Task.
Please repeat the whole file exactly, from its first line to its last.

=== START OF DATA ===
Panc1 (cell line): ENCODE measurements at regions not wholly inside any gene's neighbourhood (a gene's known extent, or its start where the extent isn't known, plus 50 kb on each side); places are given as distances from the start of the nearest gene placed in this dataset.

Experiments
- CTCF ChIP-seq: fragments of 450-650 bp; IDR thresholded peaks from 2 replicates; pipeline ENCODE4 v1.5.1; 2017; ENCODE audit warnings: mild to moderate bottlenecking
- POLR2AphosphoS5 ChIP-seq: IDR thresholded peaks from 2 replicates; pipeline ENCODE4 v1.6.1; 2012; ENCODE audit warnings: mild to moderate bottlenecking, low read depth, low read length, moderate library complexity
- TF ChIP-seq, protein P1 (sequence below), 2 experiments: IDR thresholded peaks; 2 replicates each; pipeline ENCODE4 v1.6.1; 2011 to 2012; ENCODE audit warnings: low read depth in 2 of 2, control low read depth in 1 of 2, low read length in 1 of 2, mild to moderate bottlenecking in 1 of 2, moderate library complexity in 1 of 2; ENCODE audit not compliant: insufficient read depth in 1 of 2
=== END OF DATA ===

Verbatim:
Panc1 (cell line): ENCODE measurements at regions not wholly inside any gene's neighbourhood (a gene's known extent, or its start where the extent isn't known, plus 50 kb on each side); places are given as distances from the start of the nearest gene placed in this dataset.

Experiments
- CTCF ChIP-seq: fragments of 450-650 bp; IDR thresholded peaks from 2 replicates; pipeline ENCODE4 v1.5.1; 2017; ENCODE audit warnings: mild to moderate bottlenecking
- POLR2AphosphoS5 ChIP-seq: IDR thresholded peaks from 2 replicates; pipeline ENCODE4 v1.6.1; 2012; ENCODE audit warnings: mild to moderate bottlenecking, low read depth, low read length, moderate library complexity
- TF ChIP-seq, protein P1 (sequence below), 2 experiments: IDR thresholded peaks; 2 replicates each; pipeline ENCODE4 v1.6.1; 2011 to 2012; ENCODE audit warnings: low read depth in 2 of 2, control low read depth in 1 of 2, low read length in 1 of 2, mild to moderate bottlenecking in 1 of 2, moderate library complexity in 1 of 2; ENCODE audit not compliant: insufficient read depth in 1 of 2